Page 8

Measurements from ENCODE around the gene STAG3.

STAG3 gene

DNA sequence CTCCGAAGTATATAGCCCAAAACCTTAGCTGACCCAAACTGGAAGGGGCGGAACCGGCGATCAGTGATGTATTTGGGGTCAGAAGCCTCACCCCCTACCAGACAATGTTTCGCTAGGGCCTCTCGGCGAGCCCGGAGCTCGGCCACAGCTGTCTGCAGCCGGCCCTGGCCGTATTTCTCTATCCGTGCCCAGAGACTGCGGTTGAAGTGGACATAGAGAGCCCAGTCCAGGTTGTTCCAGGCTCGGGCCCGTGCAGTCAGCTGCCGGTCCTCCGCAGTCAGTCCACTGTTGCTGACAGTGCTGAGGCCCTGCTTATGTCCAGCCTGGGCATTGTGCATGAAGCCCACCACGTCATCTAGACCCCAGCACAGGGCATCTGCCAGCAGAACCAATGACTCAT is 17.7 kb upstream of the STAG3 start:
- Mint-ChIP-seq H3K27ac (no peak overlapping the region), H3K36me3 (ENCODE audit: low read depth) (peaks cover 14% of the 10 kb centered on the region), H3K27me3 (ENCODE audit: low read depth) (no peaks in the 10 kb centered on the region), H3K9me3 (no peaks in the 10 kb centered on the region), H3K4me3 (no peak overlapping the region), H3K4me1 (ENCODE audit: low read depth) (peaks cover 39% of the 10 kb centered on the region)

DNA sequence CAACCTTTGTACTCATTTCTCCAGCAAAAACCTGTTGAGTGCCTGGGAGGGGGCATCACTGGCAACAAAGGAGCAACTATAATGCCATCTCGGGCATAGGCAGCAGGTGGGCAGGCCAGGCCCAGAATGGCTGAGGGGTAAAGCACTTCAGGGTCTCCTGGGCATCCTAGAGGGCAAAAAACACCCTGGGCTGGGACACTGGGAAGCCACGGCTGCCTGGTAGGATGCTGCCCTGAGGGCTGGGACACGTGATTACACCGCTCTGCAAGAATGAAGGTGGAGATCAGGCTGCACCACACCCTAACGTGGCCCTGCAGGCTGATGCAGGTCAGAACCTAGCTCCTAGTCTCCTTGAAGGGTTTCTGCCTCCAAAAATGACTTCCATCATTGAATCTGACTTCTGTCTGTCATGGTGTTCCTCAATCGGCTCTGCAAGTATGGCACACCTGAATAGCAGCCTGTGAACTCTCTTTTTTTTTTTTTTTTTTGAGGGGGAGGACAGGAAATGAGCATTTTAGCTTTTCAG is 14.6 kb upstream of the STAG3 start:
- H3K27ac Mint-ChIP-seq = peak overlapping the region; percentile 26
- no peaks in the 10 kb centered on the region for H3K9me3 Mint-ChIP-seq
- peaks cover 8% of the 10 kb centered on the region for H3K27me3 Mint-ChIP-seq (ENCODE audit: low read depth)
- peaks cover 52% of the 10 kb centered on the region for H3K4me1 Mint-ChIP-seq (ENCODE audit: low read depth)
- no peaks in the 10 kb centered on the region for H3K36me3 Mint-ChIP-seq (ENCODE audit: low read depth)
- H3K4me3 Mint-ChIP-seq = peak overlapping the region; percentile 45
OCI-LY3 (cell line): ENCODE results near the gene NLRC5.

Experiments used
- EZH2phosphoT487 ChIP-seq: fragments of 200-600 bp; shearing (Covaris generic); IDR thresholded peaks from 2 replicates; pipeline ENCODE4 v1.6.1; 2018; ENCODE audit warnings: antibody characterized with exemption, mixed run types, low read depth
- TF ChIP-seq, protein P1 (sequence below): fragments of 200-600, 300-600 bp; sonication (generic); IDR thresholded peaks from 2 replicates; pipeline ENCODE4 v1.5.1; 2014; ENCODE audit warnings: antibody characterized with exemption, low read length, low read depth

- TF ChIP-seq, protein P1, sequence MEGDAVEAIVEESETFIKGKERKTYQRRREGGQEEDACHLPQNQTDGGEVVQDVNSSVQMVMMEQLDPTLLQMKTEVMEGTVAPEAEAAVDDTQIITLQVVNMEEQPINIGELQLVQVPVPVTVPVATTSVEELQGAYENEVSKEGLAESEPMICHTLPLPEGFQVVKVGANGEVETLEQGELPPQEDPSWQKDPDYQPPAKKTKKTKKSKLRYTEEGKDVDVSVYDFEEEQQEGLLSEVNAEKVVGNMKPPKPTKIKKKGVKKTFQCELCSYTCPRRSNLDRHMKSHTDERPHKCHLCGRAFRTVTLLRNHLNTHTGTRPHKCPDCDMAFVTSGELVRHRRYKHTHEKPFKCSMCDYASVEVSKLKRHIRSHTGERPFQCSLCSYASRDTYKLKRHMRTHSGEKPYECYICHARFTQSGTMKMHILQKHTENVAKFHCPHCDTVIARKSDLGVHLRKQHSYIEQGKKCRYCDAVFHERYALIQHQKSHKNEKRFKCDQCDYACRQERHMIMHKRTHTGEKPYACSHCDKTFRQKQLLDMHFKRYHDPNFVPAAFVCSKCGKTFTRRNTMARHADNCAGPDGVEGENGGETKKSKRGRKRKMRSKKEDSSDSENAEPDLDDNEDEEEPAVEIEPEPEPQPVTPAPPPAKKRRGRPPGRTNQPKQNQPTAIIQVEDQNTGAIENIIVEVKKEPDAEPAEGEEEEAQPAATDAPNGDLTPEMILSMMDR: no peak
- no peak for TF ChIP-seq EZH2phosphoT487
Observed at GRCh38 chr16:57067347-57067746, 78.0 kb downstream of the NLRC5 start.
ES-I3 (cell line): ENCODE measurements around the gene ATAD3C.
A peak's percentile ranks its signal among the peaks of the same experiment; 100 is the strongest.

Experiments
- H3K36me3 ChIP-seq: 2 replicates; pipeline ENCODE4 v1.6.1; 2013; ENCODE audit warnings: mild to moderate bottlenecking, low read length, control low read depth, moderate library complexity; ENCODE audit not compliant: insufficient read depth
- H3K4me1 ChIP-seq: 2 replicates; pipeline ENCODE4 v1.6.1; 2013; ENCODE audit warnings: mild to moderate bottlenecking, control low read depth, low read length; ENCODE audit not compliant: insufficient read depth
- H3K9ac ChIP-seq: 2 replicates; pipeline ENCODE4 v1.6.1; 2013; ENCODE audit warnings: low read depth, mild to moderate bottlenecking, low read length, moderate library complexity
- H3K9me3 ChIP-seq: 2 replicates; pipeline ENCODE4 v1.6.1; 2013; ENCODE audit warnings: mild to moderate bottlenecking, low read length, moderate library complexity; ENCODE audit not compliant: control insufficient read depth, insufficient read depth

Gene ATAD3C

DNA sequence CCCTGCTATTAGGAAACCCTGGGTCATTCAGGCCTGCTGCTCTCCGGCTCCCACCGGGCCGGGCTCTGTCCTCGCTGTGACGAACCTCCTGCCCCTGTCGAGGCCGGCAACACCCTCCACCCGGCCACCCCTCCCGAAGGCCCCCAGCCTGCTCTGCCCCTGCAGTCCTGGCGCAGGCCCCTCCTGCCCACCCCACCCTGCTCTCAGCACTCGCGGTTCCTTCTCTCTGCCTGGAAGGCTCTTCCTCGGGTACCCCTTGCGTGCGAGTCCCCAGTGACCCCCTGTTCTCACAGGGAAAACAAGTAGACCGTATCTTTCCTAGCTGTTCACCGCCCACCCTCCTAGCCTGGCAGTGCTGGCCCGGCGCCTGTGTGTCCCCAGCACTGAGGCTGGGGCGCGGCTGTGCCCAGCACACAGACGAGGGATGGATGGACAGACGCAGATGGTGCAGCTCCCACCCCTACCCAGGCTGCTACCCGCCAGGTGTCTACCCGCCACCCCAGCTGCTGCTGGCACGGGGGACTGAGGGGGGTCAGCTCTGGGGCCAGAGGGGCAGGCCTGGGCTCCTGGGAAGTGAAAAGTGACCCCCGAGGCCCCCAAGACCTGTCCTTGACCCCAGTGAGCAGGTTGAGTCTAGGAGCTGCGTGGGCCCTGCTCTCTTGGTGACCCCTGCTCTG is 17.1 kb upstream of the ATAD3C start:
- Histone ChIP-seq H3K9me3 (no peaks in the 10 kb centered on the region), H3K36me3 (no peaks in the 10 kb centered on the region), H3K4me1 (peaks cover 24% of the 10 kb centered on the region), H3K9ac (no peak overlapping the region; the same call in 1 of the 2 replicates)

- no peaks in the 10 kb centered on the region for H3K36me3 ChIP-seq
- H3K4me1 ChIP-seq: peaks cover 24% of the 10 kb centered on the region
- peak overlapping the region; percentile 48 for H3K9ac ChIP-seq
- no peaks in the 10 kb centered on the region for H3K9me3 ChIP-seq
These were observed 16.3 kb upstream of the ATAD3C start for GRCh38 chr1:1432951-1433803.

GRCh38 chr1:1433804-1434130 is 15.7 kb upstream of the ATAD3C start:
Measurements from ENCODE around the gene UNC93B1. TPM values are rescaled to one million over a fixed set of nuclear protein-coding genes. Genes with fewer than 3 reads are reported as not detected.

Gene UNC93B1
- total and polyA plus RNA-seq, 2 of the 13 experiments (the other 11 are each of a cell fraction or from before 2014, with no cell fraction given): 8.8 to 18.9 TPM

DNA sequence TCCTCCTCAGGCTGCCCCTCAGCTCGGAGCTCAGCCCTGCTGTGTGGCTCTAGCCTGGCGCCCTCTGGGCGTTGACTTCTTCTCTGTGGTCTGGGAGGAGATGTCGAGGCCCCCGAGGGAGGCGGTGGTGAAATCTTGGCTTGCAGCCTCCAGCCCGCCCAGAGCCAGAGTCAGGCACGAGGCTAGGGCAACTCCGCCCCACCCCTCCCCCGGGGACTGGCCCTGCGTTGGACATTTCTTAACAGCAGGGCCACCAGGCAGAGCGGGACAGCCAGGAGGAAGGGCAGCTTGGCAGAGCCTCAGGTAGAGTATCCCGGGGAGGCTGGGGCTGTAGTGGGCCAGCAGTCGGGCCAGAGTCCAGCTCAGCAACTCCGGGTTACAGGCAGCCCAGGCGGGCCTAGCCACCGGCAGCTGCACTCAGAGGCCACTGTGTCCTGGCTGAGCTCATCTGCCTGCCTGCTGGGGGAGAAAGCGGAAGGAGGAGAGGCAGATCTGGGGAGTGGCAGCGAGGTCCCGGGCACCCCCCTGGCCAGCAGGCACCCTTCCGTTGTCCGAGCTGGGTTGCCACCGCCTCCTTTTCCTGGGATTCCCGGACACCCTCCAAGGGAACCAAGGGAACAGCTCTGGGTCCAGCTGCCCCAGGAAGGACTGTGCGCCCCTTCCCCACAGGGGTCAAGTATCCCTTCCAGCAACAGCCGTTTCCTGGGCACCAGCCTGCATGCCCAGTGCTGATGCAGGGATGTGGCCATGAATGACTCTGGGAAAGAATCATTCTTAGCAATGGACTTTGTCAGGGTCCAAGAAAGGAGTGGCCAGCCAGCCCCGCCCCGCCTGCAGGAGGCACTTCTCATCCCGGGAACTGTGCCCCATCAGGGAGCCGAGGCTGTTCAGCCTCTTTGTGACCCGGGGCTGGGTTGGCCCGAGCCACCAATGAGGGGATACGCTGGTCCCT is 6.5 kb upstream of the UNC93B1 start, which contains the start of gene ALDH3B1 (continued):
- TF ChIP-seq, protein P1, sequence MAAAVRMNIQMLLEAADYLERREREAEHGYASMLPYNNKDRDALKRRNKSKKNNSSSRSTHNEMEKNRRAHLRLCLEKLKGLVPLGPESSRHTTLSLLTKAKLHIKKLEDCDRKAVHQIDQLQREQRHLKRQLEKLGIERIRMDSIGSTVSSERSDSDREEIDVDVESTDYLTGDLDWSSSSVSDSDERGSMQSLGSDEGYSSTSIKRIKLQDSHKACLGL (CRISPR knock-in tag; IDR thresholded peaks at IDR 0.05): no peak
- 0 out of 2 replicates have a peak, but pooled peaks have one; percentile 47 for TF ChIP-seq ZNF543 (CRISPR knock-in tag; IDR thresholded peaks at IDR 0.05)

Even with La Milagrosa, a healer who travels from plantation to plantation in an oxcart, healing ax-wounds, delivering babies, easing out splinters, and comforting the dying, Ramirez avoids the caricature and stereotype. Characters are bound together by the person and politics of el hombre, then the sons of el hombre, and at the end presumably after the death of Luis Somoza the son of el hombre. All are either cursed or blessed; none escapes. Although the caudillos seldom appear, the author creates a powerful feeling of omniscience. When, on a clear day, the public is told that the outcome of the national election was changed because of rain, well, the message is clear. It rained because el hombre said it rained. But where the fabulist would have the old dictator conjure up a rain, Ramirez observes that it is raining because none, save one old man, will say otherwise; and all under a clear sky. The powers of these dictators are limited by the laws of physics. If it is the shadow of the dictator that binds together the characters, and something of the plot, it is the reader who must first put the plot together and make it work. The six tales offered up by Ramirez are broken into some 33 fragments divided among nine chapters and an epilogue. And not even as the reader traces the fragments of one tale through the chapters in which they appear, will all of them fall into chronological order. To the two most recent editions, one published by the Ministry of Culture of Nicaragua, and the other here reviewed, have been added a set of six woodcut graphics. A graphic precedes each new scene. Also added is a chronology as an appendix. And even with these additions the reader is required to do much of the work, as stories are resolved before being introduced and characters cross from one tale into another as easily as they cross the borders of the six Central American countries through which one or another of the story lines proceeds. Readers International publishes in English the works of writers from “outside the developed West.” Many of these titles are censored in their countries of origin. At one point during the rule of Anastasio Somoza, Ramirez went into exile. At the time of Somoza’s fall, Ramirez was a spokesman for the moderate Tercista faction of the as a member of Nicaragua’s threeperson executive committee, Ramirez was elected Vice President of the country on November 4. Yet To Bury Our Fathers is a novel, not a polemic. The author managed to maintain his distance. He treats Somocistas in the novel fairly, at times with compassion, and depicts some of the revolutionaries as a burden to their country. We see men editing papers that no one reads and burying rifles along the borders while they plan invasions that will never be realized. And it was Quijote who compared reading a translation to admiring the back of a Flemish tapestry. The unrecognized art of translation has been transformed since Cervantes turned his knight on the editorial hacks of 17th century Spain. But there are some rough spots in Nick Casitor’s translation. It is in places wordy, contains enough awkward sentences to make me wish that he had been more idiomatic than literal, p OETS OF NICARAGUA is an important and timely collection of poems by 13 twentieth-cen tury Nicaraguan poets. The bilingual anthology is significant not only because it introduces this wide range of poets to an English-speaking audience, but also because it conveys the power and sophistication of the poetry that has come out of Nicaragua. POETS OF NICARAGUA: A BILINGUAL ANTHOLOGY, 1918-1979 Selected and translated by Steven F. White Unicorn Press P.O. Box 3307 Greensboro, NC 27402 Like Chile and Mexico, Nicaragua has nurtured a bevy of internationallyrecognized poets: Ruben Dario, Salomon de la Selva \(the first HispanicAmerican to be nominated for the Nobel . . . These poets formed a network in Nicaragua: a conscious literary dialogue among generations. White shows us this continuing literary argument by presenting the poets chronologically and pro Amy Johnson is a freelance writer from Texas and a Harvard law student. and at one point in Chapter 1, apparently to avoid repetition that is more acceptable in the Spanish, utterly confuses the antecedent of a pronoun important to understanding the passage and the chapter. Having said that, I want to affirm that this is a readable translation of a work rich in, well, hispanismos: idioms and even verbs that would bewilder speakers Spanish. Make up your own mind. But this is a good novel. Will you be allowed to meet its author? Probably not any time soon. This past year, the U.S. State Department, under the provisions of the McCarran-Walter Act, denied Ramirez an ordinary visa for a scheduled lecture tour in this country. viding short biographies to explain each poet’s historical role. The modern history of Nicaraguan poetry begins with Ruben Dario, who in the late 1800s declared literary independence from Spain, giving birth to “modernismo.” Darro’s experiment succeeded so much so that Europeans began to imitate them. Steven White’s book begins with the Nicaraguan response to Dario. Among the post-modernists who led the literary rebellion against Dario were Alfonso Cortes and Salomon de la Selva They are the first poets in the anthology. Following them are the poets of the Vanguard movement, which was born in 1927 when Jose Coronel Urtrecho returned from the United States. Urtrecho declared that Nicaragua must be autonomous a resonant theme for generations of Nicaraguan poets, including the present one. While the poems’ rhythm, content, and style are Hispanic, their appeal is universal. When Alfonso Cortes describes autumn, it is the autumn we know: The sky is a faithful memory of colors where a resonant wind swirls in the afternoon like a madwoman sinking her thoughts in the silken skin of flowers. Poets of Nicaragua By Amy Johnson THE TEXAS OBSERVER 27